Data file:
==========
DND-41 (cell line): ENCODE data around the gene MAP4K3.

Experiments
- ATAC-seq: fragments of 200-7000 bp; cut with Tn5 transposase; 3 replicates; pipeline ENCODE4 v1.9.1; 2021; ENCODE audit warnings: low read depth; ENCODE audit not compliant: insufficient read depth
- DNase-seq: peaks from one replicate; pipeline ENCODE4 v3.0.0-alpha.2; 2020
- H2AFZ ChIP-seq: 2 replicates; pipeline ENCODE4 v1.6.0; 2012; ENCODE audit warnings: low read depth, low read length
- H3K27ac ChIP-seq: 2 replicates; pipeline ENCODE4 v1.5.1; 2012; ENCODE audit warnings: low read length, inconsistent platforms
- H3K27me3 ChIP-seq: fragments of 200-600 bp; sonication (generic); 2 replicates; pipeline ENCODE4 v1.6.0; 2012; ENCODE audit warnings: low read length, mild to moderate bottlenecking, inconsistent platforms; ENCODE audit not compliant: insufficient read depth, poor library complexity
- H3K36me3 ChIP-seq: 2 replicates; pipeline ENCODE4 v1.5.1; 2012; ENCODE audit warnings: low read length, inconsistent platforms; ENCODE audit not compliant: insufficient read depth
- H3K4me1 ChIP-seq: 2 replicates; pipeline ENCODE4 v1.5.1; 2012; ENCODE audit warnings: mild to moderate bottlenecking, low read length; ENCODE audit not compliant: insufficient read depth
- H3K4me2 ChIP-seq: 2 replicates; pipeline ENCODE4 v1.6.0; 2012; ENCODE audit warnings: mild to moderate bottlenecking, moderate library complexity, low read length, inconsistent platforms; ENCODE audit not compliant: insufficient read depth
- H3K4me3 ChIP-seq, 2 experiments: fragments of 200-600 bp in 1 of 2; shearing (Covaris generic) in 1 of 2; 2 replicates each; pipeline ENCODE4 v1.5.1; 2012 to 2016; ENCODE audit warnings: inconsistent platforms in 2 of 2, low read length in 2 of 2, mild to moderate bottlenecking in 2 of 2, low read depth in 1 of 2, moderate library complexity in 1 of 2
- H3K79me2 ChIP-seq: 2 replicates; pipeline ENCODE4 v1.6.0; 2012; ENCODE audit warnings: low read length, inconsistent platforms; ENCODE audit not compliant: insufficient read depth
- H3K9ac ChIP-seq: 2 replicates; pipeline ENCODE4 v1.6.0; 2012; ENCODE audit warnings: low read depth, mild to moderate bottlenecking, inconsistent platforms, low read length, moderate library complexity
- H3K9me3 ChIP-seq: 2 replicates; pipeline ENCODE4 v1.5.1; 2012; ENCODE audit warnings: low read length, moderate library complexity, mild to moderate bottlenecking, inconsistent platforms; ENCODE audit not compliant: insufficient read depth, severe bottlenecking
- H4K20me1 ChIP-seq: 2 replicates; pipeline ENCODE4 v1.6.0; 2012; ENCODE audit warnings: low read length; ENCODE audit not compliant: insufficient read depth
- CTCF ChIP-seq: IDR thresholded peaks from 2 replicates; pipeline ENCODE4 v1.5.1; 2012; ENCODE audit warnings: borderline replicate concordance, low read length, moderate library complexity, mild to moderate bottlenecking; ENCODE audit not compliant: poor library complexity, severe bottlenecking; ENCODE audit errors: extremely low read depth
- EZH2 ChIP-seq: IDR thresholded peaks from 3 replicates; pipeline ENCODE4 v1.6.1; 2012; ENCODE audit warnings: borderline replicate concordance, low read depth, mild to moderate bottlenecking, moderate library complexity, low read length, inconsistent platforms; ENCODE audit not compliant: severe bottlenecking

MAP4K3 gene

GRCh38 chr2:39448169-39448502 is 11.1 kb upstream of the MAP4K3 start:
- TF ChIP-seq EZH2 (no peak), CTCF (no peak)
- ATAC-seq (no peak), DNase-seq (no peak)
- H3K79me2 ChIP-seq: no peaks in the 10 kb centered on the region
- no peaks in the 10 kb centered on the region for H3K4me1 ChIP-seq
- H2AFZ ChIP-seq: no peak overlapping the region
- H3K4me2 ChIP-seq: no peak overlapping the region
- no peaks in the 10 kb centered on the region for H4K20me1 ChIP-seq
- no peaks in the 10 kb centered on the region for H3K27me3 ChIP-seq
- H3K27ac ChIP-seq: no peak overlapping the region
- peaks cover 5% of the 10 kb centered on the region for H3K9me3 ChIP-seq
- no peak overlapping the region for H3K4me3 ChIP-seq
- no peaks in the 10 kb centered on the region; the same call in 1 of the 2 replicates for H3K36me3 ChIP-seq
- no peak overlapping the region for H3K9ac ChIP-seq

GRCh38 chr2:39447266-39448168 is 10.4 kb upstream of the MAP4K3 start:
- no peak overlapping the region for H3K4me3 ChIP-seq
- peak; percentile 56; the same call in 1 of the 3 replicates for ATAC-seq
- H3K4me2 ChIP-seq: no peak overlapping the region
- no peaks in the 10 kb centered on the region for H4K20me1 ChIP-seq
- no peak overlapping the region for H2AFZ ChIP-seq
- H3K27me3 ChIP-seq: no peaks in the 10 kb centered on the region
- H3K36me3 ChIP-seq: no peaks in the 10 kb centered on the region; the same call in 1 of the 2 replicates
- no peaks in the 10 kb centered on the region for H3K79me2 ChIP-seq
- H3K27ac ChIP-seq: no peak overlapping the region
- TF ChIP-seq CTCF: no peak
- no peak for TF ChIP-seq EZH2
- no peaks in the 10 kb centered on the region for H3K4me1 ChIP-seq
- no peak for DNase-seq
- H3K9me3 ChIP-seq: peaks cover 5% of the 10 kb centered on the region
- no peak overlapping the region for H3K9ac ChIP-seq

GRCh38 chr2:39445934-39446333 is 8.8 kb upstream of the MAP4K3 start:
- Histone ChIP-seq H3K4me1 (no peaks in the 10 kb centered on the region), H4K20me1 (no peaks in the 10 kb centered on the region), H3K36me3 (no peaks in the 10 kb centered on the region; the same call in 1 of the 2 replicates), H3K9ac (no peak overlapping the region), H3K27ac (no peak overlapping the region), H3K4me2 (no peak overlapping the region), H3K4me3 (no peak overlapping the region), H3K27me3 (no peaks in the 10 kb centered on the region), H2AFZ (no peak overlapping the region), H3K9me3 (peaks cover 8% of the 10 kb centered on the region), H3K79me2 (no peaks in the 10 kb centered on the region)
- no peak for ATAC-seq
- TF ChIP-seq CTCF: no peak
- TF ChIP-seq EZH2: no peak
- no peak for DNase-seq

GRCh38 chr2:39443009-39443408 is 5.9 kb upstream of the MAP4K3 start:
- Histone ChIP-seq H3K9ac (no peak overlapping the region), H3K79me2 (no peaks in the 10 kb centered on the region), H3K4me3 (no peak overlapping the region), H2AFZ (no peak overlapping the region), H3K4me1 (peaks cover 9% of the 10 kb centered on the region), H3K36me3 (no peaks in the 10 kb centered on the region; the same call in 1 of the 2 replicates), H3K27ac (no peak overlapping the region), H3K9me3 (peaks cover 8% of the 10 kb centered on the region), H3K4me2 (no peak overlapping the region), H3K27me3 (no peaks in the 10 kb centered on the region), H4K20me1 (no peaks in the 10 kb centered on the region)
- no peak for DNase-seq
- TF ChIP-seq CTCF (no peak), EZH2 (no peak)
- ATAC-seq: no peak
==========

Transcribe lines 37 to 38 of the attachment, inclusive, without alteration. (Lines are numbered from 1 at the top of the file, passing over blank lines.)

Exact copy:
- no peaks in the 10 kb centered on the region for H4K20me1 ChIP-seq
- no peak overlapping the region for H2AFZ ChIP-seq